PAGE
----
Movie Log 2009: #12-23 (B-fest recap)
Firewalker - This year's mini theme was misleading titles: lots of walking here, but not on fire. A good light opener.
Frankenstein vs. the Wolf Man - According to the always-accurate Wikipedia, Lugosi's age (and possibly his habit) led to a number of stand-ins. It sounds like his actual screen time was less than his notorious non-appearance in Plan 9! Screenwriter Curt Siodmak later wrote Donovan's Brain, which came a few hours later.
Here's the "New Wine" production number. Fa-do-laa, fa-do-leee.
Murder in the Air - just a little air travel, but only attempted murder while there. Ron Reagan breaks up a ring of saboteurs posing as a patriotic organization. Their symbol is a tattoo of an encircled arrow. Hmmm...that symbol...allegedly patriotic but up to no good...I KNEW IT!
Scream Blacula Scream - I was hoping the annual blaxploitation spot would honor Rudy Ray Moore and we'd get Human Tornado. This was fine too. SPOILER ALERT: Our Misleading Title theme is broken.
Some outfits are better off NOT seen in the mirror:
Don't Knock the Rock - An odd little film -- perhaps science fiction now that I think about it -- which explores parental concern over rock & roll. Apparently the crooning of middle-aged men causes teens to go crazy and dance on furniture:
The biggest threats to sofas are Alan Dale and Bill Haley. Little Richard, probably insane enough to give parents legitimate concern, is also on hand to perform "Tutti Frutti" and "Long Tall Sally," but is unusually sedate. Aside from Bill Haley, the highlight is The Treniers and "Out of the Bushes." Strangely, their put-out-or-else anthem "Get Out of the Car" didn't make the cut.
Donovan's Brain - I fell asleep during the last 10 minutes. Man, Nancy Reagan was brittle even back then.
The Tingler - Although our auditorium was not wired for "Percepto," this was enjoyable enough. Vincent Price did what you'd expect, and William Castle isn't so bad.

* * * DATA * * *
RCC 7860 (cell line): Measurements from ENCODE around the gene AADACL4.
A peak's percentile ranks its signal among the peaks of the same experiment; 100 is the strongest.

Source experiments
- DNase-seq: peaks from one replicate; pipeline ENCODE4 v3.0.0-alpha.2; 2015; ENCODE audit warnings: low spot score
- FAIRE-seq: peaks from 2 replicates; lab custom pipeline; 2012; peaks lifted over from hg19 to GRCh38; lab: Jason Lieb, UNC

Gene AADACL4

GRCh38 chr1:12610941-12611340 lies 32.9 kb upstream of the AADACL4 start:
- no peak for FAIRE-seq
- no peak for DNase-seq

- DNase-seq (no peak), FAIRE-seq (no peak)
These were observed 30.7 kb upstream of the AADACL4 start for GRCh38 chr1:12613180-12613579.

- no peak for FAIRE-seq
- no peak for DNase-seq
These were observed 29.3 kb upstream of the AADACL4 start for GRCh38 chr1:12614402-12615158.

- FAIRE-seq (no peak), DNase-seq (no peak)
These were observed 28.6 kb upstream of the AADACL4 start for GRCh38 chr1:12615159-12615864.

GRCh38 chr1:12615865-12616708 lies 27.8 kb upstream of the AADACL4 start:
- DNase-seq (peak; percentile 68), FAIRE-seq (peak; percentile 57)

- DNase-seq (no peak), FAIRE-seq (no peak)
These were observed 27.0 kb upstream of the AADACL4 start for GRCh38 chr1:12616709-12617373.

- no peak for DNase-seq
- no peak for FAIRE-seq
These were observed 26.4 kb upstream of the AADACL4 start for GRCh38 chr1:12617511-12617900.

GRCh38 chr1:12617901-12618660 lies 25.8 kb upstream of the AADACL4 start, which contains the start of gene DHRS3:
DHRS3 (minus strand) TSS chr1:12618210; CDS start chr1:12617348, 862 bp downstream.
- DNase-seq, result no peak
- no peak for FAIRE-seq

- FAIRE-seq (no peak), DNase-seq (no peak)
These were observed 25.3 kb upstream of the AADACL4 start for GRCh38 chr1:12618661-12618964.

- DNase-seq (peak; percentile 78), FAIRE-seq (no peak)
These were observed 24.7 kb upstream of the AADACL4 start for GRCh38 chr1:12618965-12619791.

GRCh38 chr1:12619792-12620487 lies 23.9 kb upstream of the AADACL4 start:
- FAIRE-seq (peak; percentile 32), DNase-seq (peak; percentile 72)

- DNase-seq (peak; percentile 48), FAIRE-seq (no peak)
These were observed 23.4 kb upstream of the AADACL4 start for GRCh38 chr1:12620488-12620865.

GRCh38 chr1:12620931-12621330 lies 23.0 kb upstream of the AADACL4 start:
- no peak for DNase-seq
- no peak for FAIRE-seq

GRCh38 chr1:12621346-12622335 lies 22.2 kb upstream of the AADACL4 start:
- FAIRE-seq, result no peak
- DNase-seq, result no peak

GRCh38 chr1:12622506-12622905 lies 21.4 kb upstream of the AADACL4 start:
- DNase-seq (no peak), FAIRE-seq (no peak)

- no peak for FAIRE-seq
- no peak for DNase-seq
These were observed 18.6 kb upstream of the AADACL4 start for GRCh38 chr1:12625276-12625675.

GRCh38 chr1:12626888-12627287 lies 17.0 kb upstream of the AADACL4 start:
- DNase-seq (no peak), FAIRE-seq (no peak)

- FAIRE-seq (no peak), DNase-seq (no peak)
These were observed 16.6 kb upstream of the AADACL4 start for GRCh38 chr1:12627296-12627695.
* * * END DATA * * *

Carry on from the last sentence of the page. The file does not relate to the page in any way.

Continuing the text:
Captive Wild Woman - This, on the other hand, was a steaming pile of crap, and should have been good evidence for keeping Ed Dmytryk blacklisted. Mad scientist John Carradine, prepping for his role in Everything You Always Wanted To Know About Sex*, turns a circus gorilla into Acquanetta, who becomes attracted to animal tamer Lloyd Corrigan. At 61 minutes, this is padded with interminable scenes of lions and tigers being "trained" -- that is, of the whip/chair/pistol school -- and made to fight each other. I was rooting for the cats.
American Ninja 2: The Confrontation - Confrontastic! Written and co-starring Gary Conway of I Was a Teenage Frankenstein non-fame. Michael Dudikoff is sent to a Caribbean island, where ninjas' black pajamas render them invisible on the white sandy beaches. And I'm surethe fabric really breathes:
The Terror of Tiny Town - too shrill. Hurt my ears.
The Incredible Two-Headed Transplant - This may set a new standard for mad scientists: In the name of SCIENCE!, by all means take the head of an escaped lunatic (and your wife's abductor) and graft it onto the body of your kindly, mentally-disabled gardener/handyman. Because not only is that idiot's life not worth a damn, your wife probably won't mind at all if she has to look at her attempted rapist's face every day. It's for science. SCIENCE!
Megaforce - If I'm remembering it right, this is the film that inspired Chris Gore to start Film Threat magazine. He, like myself and countless other nerdy kids in the '80s, read Starlog magazine religiously. Its shill job for this horrid movie made him decide that *his* movie magazine would never mislead its readers so grossly. This was a glorious celebration of spandex, smokebombs, and the greatest greenscreen shot EVAH.
Check out Bostwick's great shadowpuppet:
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